What Jobs?

The September headline read, “U.S. Created 128,000 Jobs in August as Wages Rose.” Translation: It’s time to rejoice — that is, until we take a good, hard look behind these figures. It turns out they’re quite misleading. Why?

Consider a young lady who loses her job, in which she was earning about $30,000 a year. Unable to find another full-time position, she takes three part-time jobs waiting tables in restaurants. Her total income is now about $20,000 a year. But since she holds three positions, she has added to the total number of jobs in the United States.

A recent cartoon shows a customer at a fast-food counter engaged in a conversation with the waitress. “Do you know,” he says, “that the number of jobs in the country is growing?” She replies: “Of course. I used to have one job, and now I have three of them.”

In calculating the number of people who are employed, she is counted three times over. But even allowing for this distortion of the facts about the number employed, Labor Department figures disclose that the number of people employed this year was about 50,000 jobs a month less than last year.

Equally disappointing are the earnings of workers in nonmanagement positions. Last month, the wages of workers inched up 2 cents an hour. But this increase is not “real,” because it is not adjusted for inflation, which in recent months has been at about 4%. For those who drive to and from work, the inflation rate is, of course, much higher.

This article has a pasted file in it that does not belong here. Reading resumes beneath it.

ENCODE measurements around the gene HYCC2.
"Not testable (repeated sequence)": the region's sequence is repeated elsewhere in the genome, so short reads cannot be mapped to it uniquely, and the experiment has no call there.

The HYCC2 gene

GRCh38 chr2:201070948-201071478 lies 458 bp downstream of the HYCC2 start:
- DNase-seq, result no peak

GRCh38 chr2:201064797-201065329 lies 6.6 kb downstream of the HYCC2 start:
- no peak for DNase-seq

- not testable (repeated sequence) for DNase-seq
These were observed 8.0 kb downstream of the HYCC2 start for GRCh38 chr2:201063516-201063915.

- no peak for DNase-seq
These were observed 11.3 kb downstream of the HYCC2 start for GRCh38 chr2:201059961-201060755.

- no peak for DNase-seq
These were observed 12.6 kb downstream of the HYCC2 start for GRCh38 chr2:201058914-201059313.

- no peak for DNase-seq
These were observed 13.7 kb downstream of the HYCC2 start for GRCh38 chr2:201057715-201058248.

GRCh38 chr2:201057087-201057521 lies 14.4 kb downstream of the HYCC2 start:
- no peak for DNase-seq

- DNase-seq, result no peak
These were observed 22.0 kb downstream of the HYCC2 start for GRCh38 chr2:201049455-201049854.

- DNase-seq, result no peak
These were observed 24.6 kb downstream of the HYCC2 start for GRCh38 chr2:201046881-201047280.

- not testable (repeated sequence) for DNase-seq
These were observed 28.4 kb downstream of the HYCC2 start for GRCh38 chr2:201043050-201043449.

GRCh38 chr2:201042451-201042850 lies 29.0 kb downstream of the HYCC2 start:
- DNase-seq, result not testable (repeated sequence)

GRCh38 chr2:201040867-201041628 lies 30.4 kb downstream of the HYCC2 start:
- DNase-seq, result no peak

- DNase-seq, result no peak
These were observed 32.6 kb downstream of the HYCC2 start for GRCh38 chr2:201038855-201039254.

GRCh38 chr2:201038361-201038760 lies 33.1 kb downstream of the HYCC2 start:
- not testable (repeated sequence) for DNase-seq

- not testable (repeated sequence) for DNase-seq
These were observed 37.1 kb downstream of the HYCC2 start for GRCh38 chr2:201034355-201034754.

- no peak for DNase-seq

As proof that the economy is on the mend according to official sources, it is noted that the actual jobless rate is decreasing. But the reason for the reported decline is distressing. There are thousands of people who are on in years, who have been looking for a job without success. They have stopped looking. They are officially listed as “discouraged workers.” These unfortunate souls are not counted as unemployed — although they are.

So what do we learn from all of the above? Well, figures don’t lie, but liars can figure.

Written by

Gus Tyler

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What Jobs?

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